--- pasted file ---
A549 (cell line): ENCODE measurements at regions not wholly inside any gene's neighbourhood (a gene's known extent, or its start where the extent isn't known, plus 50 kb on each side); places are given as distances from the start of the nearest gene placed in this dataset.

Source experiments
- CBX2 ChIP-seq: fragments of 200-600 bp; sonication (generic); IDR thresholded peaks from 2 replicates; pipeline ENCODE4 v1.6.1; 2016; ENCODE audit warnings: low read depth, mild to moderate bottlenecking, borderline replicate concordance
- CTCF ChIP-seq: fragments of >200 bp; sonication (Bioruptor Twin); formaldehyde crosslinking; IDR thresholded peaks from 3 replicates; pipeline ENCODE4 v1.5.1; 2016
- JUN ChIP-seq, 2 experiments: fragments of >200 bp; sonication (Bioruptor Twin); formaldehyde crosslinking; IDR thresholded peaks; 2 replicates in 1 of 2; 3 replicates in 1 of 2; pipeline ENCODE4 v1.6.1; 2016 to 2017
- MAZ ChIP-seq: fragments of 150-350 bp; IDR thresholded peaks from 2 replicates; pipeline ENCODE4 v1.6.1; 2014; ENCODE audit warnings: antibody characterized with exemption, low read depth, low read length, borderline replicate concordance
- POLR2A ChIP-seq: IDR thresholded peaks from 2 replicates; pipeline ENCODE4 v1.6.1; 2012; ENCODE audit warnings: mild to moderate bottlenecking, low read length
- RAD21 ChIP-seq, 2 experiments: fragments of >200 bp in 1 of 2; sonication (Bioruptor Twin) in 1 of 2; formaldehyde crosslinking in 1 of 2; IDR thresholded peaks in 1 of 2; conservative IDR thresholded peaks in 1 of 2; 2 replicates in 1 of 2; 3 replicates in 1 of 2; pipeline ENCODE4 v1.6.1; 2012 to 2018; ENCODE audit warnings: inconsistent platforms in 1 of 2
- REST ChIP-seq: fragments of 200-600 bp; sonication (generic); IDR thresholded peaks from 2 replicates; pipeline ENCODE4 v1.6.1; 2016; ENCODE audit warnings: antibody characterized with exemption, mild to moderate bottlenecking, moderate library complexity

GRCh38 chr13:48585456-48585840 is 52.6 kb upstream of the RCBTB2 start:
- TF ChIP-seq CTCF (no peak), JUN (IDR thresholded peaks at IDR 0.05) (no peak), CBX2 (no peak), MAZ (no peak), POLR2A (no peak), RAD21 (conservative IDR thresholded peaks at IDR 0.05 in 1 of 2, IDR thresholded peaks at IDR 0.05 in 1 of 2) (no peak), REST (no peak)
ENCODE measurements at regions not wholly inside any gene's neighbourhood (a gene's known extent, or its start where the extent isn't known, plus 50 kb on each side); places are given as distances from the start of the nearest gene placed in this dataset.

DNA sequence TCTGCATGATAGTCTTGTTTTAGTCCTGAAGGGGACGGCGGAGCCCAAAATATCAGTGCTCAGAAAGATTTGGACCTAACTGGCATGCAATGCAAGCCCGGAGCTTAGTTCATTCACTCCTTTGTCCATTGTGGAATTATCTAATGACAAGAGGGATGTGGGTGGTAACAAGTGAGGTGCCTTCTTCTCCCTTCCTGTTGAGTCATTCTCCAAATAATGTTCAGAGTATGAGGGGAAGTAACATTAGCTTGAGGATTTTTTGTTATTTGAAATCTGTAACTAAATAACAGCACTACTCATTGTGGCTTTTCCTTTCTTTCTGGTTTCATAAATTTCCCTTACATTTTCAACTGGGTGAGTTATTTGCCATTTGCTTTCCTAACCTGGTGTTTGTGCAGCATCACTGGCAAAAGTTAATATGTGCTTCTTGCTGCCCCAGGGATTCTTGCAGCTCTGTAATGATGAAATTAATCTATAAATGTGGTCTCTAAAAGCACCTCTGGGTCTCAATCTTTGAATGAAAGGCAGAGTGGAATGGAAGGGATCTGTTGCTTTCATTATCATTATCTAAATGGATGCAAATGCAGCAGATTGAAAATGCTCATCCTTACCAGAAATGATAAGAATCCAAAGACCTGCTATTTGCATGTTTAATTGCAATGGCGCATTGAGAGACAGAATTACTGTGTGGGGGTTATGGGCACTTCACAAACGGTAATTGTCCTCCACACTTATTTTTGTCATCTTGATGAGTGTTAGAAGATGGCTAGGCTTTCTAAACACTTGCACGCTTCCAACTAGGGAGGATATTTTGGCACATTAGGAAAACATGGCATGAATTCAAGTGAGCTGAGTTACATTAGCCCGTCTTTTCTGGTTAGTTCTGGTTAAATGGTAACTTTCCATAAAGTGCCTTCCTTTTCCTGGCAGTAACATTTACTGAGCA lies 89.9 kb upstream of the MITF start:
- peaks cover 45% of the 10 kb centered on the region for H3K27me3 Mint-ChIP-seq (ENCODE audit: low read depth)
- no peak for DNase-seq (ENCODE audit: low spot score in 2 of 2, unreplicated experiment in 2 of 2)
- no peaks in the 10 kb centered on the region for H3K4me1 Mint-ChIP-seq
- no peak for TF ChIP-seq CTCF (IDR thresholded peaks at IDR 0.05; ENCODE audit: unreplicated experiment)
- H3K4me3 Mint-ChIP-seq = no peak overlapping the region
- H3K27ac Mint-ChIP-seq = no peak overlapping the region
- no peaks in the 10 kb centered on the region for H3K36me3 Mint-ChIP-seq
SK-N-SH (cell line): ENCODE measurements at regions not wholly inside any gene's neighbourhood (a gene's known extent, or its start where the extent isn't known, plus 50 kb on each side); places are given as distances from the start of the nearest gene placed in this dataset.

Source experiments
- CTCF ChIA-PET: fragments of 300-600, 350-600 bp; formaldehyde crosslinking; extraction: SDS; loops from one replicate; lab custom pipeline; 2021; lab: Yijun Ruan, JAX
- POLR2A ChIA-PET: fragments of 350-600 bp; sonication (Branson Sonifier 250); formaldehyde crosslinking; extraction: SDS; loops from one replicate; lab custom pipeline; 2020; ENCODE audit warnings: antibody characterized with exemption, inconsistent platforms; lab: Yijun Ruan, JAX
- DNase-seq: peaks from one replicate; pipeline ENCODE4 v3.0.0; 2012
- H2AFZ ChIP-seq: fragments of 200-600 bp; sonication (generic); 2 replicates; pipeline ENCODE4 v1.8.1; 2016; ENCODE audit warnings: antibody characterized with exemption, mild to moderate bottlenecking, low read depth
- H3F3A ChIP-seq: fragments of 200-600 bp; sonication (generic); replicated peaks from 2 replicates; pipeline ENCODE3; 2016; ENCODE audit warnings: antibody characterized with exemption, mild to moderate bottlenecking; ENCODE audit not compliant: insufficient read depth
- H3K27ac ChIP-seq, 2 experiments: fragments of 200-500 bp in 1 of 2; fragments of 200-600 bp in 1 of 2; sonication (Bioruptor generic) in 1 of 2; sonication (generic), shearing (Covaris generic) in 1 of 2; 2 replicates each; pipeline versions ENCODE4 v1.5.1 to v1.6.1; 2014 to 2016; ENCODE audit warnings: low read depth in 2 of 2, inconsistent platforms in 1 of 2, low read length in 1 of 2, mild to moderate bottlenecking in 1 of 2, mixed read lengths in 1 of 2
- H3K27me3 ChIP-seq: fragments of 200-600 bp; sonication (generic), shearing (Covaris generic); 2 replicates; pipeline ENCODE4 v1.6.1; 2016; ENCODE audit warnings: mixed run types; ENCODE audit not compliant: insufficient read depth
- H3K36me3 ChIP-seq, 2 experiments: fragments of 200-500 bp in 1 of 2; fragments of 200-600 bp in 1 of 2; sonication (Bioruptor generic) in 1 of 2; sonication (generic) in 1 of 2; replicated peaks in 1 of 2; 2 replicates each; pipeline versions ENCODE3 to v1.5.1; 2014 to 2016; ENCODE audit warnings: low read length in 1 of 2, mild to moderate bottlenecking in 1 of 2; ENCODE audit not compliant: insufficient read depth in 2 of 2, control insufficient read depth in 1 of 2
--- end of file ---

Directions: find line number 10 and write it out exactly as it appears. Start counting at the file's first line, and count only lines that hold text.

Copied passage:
GRCh38 chr13:48585456-48585840 is 52.6 kb upstream of the RCBTB2 start: